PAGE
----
Biological dosage forms: the application of crystal engineering

Lucaiolo, Paolo (2019) Biological dosage forms: the application of crystal engineering. PhD thesis, University of Lincoln.

Biological dosage forms: the application of crystal engineering
PhD Thesis
Lucaioli_Paolo - Pharmacy - January 2019.pdf - Whole Document

Item Type:Thesis (PhD)
Item Status:Live Archive


This thesis describes the novel multicomponent crystals obtained through a cocrystallisation
screening with L-Leucine peptides synthesised through Solid Phase Peptide Synthesis. The
aim of the project was to investigate the ability of short hydrophobic peptides to generate
crystalline systems with a wide range of coformers, and to study the intermolecular
interactions involved in such structures. In this sense, the Cambridge Structural Database
and literature show a lack of systematic studies. Moreover, the peptides used for this project
did not undergo the typical purification stage to remove the trifluoroacetate (TFA)
contamination deriving from the cleavage steps. This process is routinely performed through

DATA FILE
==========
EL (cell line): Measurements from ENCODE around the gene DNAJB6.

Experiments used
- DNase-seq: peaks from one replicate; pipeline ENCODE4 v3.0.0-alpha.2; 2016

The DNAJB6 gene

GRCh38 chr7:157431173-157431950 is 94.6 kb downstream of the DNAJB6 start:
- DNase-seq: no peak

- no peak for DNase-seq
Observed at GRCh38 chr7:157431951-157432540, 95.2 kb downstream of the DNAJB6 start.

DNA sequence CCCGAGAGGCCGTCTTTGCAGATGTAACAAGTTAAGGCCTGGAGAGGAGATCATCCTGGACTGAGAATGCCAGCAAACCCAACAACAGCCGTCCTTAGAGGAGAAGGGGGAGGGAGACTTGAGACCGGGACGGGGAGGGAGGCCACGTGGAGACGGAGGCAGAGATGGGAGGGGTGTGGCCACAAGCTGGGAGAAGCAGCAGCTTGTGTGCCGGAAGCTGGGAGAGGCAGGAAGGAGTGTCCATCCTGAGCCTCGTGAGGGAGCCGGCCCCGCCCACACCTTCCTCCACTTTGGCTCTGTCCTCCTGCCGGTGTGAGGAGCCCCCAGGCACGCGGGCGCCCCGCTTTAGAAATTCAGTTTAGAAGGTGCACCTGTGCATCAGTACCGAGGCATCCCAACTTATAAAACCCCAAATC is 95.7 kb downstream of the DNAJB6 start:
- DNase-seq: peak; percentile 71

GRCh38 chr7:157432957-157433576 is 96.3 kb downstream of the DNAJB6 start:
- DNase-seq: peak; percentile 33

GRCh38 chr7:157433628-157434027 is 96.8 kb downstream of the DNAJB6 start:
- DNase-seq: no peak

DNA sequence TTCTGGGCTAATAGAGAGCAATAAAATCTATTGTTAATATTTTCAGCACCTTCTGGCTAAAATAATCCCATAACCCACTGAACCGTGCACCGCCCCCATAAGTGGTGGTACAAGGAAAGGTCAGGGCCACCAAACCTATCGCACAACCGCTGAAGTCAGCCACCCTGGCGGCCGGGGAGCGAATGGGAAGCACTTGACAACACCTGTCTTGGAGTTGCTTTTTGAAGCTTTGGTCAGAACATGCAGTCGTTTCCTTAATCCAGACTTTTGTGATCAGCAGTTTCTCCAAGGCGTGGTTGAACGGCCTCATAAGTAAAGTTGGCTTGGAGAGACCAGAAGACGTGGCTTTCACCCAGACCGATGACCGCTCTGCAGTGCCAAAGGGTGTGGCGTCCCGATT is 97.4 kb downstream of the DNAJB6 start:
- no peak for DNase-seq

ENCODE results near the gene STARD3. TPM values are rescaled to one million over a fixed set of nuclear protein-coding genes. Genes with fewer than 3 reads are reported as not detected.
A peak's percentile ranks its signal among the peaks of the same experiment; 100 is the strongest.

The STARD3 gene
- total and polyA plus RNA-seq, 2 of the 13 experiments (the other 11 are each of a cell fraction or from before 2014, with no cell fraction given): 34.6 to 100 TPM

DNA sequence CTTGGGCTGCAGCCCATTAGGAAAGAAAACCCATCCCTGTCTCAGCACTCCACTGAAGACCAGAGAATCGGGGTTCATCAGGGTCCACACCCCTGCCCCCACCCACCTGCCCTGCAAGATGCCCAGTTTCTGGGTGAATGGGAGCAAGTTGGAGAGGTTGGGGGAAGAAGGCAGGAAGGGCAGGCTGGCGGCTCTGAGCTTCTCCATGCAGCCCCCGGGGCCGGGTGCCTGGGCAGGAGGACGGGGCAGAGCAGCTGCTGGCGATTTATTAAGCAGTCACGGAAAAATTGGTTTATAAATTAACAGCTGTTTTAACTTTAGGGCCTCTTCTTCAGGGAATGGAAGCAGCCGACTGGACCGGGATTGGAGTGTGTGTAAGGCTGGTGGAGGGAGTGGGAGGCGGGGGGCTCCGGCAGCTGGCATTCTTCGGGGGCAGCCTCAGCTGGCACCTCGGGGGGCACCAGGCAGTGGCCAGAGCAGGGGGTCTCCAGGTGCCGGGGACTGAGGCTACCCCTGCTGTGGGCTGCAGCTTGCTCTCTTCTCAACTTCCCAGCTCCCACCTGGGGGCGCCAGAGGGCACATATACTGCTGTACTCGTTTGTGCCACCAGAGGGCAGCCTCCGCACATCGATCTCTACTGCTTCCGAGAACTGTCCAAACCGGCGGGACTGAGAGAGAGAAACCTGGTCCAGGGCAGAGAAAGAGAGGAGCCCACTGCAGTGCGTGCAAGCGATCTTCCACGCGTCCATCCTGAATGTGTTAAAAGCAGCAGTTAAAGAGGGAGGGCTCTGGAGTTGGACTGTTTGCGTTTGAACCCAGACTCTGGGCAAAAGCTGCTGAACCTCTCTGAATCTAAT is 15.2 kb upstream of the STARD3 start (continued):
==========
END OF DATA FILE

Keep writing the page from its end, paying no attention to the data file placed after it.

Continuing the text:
chromatography and ion exchange reaction, inevitably leading to consistent loss in peptide
yields. For the first time, crystal engineering concepts have been used as a proof of concept
for an alternative method of purification, exploiting the differential crystallisation pathways
established during the crystallisation.
The structures described in the present work are part of a wide landscape of outcomes with
different composition and framework features. Both TFA-free and TFA-contaminated
multicomponent crystals are herein analysed and described, in a first attempt to study the
impact of the contaminating agent on the crystallisation process of non-purified freshly
synthesised peptide.
Several unexpected crystallisation products are included to show the complexity and
unpredictable behaviour of the various species involved in the cocrystallisation process.

Keywords:crystal engineering, Cocrystals, crystallisation, crystalline systems
Subjects:B Subjects allied to Medicine > B230 Pharmacy
Divisions:College of Science > School of Pharmacy
ID Code:48498
Deposited On:09 Mar 2022 10:15

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